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Configurations for a Friendlier tmux Status Bar

Matt Swensen
Originally published at mjswensen.com on ・2 min read

At work, the engineering team uses tmux to manage the several instances of the services we run to develop the Lucid suite locally. It is a phenomenal terminal management system and the best part is that it is highly configurable. If you enjoy working in the command-line and haven’t checked it out yet, you need to!

This is what the default status bar looks like with a few windows open:

tmux status bar before configurations

I added a few config options to my ~/.tmux.conf file to make the status bar easier to read:

This is what the status bar looks like now:

tmux status bar after configurations (Terminal theme is the beautiful Tomorrow Theme by Chris Kempson.)


Update 5/16/2015 I still love and use tmux every day. I have recently moved from the default Terminal.app to the fantastic iTerm2.app, in part because it has wonderful tmux integrations. In a nutshell, it is possible to attach to a tmux session with a special command-line flag that uses native iTerm panes/tabs/windows in place of the tmux panes and windows. This allows for easier scrolling, better copy/pasting, and better mouse integrations (i.e., switching between panes). It has loads of other features as well. I can't recommend it enough.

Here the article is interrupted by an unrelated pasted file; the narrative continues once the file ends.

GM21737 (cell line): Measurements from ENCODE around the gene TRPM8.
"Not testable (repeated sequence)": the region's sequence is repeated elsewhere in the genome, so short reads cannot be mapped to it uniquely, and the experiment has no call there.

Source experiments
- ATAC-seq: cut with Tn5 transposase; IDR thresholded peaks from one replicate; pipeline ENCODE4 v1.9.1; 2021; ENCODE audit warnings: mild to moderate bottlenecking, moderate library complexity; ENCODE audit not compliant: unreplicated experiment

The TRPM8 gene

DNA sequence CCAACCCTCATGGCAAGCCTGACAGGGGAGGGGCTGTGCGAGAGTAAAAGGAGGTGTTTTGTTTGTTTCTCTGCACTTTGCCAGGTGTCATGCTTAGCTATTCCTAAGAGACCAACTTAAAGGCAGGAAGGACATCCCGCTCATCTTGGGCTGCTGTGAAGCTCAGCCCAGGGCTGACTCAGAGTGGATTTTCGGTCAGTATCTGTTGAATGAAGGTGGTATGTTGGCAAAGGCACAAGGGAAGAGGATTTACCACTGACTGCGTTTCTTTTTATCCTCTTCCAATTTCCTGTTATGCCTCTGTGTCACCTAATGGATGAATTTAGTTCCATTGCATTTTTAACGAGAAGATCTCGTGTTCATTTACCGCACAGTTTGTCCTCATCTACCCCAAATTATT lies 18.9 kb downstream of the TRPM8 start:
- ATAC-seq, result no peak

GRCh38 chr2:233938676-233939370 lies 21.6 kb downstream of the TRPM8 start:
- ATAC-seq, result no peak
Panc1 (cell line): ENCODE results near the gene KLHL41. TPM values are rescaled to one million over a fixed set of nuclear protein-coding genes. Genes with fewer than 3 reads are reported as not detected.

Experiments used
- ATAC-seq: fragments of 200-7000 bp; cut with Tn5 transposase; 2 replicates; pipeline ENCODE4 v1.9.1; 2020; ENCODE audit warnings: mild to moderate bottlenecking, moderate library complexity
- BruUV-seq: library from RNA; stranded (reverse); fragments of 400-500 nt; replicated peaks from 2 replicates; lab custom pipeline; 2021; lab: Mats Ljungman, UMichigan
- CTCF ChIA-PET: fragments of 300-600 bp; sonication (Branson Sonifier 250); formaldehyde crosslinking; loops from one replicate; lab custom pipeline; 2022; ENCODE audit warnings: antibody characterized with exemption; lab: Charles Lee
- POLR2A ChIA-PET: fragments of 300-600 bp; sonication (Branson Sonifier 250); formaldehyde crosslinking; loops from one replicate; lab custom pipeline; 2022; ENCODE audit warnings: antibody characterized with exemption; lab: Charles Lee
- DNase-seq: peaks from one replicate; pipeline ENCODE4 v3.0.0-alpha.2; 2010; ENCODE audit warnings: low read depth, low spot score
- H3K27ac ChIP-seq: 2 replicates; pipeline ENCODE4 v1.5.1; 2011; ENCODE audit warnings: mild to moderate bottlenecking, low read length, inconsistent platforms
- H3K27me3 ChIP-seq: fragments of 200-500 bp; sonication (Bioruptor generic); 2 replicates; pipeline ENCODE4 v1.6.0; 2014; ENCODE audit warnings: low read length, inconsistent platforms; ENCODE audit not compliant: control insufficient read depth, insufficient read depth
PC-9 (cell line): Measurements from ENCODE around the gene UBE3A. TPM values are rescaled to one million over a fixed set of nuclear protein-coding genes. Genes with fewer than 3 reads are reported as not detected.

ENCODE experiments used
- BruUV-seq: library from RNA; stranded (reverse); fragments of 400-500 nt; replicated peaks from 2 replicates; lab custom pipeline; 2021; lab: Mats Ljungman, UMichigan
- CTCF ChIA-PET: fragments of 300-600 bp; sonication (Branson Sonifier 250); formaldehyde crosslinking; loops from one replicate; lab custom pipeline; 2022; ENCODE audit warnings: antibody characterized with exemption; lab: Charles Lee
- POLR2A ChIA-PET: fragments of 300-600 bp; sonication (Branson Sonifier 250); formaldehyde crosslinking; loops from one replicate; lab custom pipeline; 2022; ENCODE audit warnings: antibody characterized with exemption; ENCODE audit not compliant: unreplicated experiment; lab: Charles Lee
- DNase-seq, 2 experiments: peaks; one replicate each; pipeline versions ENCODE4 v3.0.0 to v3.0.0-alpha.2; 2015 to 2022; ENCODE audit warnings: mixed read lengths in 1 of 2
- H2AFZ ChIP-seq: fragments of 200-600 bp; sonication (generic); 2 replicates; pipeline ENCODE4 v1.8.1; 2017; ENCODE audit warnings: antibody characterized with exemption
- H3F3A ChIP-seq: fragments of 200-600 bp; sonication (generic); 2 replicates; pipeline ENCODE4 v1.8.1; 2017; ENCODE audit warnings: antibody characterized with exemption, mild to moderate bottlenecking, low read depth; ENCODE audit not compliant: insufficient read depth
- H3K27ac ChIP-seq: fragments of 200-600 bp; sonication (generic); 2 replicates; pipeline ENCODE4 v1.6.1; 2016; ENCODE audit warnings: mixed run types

Update 8/26/2017 It's been just over three years since I wrote this post, and I still use tmux every day. My custom tmux status bar theme has largely remained the same as outlined above, too. For the rest of my development environment, I recently built a tool called themer that greatly simplifies keeping a consistent theme between editors, terminals, other apps, and even desktop wallpaper. Check out themer here.

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